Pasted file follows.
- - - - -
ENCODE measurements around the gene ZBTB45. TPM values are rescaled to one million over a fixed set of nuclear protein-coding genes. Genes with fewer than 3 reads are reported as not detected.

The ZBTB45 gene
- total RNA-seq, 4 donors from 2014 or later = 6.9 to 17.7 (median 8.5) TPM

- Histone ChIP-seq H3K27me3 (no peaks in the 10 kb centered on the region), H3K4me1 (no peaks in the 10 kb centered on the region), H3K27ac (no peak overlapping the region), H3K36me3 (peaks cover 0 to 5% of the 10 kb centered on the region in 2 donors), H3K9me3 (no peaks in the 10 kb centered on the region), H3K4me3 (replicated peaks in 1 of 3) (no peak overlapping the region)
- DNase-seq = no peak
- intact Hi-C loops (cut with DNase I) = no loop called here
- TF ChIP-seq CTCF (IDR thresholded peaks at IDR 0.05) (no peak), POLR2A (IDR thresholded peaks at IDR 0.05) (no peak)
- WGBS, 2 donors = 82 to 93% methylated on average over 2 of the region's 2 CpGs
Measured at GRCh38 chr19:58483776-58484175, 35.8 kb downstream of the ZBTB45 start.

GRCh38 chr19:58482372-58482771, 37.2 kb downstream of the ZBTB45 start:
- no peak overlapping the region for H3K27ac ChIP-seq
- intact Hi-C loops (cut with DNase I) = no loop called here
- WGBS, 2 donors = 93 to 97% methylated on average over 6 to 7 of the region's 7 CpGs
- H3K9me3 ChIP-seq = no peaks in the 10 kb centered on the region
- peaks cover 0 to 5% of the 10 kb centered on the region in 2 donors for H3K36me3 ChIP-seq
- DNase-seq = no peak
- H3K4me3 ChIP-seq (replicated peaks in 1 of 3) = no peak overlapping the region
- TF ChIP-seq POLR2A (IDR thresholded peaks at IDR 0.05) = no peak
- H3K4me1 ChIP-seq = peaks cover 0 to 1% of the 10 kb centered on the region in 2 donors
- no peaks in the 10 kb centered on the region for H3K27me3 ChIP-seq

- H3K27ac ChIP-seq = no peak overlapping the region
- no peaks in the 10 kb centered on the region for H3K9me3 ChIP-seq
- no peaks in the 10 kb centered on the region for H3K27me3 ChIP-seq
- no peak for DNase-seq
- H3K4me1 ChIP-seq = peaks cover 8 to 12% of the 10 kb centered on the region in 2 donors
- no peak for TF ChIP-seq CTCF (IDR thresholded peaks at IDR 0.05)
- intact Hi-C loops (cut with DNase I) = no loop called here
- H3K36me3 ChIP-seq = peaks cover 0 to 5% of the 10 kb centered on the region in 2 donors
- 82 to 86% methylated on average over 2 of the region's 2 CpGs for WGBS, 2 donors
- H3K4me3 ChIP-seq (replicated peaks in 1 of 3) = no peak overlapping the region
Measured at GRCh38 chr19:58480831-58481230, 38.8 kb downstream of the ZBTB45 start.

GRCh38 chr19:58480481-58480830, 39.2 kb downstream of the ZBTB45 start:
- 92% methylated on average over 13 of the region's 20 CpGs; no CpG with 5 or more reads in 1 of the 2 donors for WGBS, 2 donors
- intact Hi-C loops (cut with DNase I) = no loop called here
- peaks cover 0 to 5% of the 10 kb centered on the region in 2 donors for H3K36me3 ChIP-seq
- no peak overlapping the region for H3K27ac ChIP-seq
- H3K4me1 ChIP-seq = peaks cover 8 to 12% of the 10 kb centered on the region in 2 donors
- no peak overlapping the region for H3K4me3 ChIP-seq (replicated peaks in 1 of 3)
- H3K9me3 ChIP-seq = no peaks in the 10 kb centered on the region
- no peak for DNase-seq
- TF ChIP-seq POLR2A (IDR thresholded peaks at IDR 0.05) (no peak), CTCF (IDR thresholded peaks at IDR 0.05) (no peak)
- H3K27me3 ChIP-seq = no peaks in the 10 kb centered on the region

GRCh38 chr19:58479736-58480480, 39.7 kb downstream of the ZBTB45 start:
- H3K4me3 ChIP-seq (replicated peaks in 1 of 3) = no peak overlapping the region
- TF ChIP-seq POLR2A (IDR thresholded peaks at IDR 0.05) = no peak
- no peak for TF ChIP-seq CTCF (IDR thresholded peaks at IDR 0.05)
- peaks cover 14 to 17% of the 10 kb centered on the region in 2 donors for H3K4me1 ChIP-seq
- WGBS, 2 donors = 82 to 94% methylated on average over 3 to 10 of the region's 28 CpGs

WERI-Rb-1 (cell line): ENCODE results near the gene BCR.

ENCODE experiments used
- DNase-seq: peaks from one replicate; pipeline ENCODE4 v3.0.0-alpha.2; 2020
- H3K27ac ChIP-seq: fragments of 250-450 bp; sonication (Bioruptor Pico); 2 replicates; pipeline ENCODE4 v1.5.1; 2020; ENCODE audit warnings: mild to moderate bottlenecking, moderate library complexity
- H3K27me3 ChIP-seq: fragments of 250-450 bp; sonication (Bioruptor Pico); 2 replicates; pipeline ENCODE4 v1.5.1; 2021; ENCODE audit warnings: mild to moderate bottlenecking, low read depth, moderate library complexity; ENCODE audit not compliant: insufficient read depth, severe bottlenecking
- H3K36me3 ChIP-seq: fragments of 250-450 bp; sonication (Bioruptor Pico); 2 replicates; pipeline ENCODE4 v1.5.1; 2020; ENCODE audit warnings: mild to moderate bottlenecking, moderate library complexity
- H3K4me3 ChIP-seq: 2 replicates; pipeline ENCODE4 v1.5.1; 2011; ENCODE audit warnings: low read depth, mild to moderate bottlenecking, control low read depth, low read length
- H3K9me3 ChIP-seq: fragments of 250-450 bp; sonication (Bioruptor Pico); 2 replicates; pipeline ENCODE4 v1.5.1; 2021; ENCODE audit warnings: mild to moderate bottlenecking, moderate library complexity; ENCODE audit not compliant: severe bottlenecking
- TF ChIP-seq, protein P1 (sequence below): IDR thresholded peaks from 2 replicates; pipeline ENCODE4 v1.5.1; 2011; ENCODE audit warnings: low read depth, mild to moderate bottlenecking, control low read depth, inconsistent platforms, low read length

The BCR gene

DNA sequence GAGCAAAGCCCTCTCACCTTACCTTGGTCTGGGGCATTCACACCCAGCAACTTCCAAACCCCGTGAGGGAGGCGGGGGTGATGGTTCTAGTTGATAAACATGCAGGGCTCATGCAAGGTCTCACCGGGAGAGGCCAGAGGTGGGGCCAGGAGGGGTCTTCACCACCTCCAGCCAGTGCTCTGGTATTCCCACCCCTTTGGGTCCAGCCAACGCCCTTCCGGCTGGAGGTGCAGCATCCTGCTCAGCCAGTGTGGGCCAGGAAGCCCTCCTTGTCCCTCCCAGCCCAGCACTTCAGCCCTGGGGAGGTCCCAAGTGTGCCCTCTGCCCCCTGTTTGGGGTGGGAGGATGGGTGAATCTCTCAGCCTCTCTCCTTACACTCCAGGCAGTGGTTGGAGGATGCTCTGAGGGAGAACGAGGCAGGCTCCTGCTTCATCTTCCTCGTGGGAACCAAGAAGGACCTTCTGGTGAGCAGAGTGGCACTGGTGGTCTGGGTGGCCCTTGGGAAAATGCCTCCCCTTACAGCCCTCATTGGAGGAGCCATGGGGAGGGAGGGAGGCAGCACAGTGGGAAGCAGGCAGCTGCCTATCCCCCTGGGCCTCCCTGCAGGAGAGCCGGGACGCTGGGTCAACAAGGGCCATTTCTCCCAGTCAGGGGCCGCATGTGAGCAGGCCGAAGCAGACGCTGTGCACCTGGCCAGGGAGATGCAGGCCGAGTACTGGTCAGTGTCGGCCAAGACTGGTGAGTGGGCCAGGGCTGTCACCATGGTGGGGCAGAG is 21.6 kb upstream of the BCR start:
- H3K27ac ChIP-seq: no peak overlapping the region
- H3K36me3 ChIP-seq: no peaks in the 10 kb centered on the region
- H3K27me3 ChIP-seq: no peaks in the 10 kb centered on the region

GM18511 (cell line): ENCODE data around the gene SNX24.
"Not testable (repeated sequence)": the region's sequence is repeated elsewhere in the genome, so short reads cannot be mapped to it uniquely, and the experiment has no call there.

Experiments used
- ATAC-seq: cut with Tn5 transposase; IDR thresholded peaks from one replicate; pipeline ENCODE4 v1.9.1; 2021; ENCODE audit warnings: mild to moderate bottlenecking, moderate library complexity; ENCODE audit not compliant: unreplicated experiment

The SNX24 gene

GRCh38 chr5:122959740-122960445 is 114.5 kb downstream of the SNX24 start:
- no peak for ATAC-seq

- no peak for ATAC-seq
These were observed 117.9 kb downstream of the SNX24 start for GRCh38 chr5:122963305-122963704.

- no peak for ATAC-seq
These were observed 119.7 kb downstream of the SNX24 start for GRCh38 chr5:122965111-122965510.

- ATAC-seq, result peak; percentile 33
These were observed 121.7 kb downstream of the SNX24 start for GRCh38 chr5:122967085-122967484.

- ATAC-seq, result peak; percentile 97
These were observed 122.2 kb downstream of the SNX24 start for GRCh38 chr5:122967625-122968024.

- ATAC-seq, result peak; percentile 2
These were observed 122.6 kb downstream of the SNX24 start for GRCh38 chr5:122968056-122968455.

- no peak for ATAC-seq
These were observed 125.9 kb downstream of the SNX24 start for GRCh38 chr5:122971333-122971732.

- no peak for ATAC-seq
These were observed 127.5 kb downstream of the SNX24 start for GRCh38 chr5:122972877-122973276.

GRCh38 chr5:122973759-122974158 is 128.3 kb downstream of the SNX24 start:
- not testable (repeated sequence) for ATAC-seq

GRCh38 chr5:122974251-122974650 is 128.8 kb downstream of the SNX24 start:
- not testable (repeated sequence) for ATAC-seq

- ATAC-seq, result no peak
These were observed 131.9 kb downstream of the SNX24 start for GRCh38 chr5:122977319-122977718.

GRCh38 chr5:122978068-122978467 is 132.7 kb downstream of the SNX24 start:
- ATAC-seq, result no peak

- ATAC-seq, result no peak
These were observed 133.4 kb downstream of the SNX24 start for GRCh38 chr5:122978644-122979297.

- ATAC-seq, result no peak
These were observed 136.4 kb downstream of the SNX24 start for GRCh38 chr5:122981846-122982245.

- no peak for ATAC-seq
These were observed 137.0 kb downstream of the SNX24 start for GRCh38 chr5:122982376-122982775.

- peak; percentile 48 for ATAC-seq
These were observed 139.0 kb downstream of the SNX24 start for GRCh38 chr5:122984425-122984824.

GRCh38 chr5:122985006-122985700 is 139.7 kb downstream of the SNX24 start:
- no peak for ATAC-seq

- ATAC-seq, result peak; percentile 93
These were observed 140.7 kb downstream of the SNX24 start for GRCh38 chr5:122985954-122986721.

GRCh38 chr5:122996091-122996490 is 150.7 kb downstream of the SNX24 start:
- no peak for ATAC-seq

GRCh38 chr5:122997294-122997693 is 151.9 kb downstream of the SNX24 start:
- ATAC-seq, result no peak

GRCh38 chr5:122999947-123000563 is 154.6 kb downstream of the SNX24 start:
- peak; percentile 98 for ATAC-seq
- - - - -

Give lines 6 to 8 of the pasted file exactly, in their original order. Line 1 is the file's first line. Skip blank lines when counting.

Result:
- intact Hi-C loops (cut with DNase I) = no loop called here
- TF ChIP-seq CTCF (IDR thresholded peaks at IDR 0.05) (no peak), POLR2A (IDR thresholded peaks at IDR 0.05) (no peak)
- WGBS, 2 donors = 82 to 93% methylated on average over 2 of the region's 2 CpGs